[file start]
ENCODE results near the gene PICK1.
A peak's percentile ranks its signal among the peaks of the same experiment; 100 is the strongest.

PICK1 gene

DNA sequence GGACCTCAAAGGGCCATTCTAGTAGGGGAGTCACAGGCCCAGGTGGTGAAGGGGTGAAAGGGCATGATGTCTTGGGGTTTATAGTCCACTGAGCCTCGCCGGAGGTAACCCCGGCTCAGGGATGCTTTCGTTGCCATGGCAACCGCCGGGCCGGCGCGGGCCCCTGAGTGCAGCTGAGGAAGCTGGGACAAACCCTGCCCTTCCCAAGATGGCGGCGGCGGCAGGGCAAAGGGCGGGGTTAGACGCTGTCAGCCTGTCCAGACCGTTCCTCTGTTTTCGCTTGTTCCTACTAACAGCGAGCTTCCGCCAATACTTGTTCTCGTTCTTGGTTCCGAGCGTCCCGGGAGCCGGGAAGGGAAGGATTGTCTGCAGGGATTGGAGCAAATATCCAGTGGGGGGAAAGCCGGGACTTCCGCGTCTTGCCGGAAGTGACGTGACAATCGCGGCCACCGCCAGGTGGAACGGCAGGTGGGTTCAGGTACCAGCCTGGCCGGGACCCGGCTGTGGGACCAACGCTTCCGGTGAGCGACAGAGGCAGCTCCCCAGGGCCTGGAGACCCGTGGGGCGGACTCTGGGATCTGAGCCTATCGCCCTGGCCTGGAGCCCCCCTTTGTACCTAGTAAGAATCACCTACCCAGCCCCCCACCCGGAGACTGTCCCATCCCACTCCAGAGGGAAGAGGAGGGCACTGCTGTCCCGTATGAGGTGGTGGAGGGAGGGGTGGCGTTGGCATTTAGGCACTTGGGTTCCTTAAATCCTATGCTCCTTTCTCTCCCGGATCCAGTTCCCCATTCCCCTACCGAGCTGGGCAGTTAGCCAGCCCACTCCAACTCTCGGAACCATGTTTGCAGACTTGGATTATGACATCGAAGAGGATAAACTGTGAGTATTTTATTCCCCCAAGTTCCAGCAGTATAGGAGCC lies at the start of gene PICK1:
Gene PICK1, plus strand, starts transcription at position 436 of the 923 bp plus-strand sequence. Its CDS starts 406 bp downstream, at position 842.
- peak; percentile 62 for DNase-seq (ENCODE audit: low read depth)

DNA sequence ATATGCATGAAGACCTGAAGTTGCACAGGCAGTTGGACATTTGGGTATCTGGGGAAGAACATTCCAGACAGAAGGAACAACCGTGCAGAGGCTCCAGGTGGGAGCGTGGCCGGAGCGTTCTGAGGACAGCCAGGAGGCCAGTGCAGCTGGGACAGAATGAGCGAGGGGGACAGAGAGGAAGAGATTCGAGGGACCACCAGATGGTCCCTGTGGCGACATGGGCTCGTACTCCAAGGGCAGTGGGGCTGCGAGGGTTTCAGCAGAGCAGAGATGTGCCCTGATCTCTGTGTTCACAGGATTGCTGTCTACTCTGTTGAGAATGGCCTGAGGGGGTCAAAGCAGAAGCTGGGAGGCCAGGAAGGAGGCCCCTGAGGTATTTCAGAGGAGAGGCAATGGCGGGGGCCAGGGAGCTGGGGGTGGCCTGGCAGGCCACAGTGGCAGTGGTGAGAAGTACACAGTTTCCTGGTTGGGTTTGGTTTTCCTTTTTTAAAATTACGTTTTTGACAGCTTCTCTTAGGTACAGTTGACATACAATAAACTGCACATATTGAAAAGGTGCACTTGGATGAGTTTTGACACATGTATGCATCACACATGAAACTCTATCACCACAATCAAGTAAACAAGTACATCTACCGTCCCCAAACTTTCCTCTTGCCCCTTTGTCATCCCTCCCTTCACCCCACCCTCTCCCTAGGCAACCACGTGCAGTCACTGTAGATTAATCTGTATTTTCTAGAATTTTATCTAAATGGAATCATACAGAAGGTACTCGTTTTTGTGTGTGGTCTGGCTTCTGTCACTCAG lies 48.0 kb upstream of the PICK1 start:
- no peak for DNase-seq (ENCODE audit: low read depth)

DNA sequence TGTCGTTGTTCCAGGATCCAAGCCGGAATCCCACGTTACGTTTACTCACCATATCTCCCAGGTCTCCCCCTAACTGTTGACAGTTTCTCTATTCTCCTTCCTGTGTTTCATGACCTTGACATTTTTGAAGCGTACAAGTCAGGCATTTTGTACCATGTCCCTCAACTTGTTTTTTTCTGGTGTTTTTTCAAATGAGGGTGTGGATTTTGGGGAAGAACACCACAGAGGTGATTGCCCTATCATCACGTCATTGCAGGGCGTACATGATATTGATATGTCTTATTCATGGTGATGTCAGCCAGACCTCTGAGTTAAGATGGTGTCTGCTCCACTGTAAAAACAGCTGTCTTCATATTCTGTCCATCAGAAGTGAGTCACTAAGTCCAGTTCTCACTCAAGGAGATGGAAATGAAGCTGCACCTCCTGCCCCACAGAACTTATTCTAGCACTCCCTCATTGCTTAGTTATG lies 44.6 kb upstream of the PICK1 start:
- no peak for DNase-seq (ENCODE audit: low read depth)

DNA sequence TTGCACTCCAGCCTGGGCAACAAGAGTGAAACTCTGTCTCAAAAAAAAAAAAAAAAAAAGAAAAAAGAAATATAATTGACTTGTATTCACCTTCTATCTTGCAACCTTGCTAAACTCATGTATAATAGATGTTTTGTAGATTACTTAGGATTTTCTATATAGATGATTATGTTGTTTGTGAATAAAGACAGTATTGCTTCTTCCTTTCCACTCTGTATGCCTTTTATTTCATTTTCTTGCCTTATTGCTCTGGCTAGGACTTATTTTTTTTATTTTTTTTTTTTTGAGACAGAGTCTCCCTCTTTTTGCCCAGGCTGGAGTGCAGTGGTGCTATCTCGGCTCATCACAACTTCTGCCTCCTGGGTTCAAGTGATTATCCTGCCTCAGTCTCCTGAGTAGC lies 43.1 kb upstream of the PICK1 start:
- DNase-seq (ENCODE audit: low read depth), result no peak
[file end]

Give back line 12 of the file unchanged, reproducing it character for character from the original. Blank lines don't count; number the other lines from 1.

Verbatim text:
- DNase-seq (ENCODE audit: low read depth), result no peak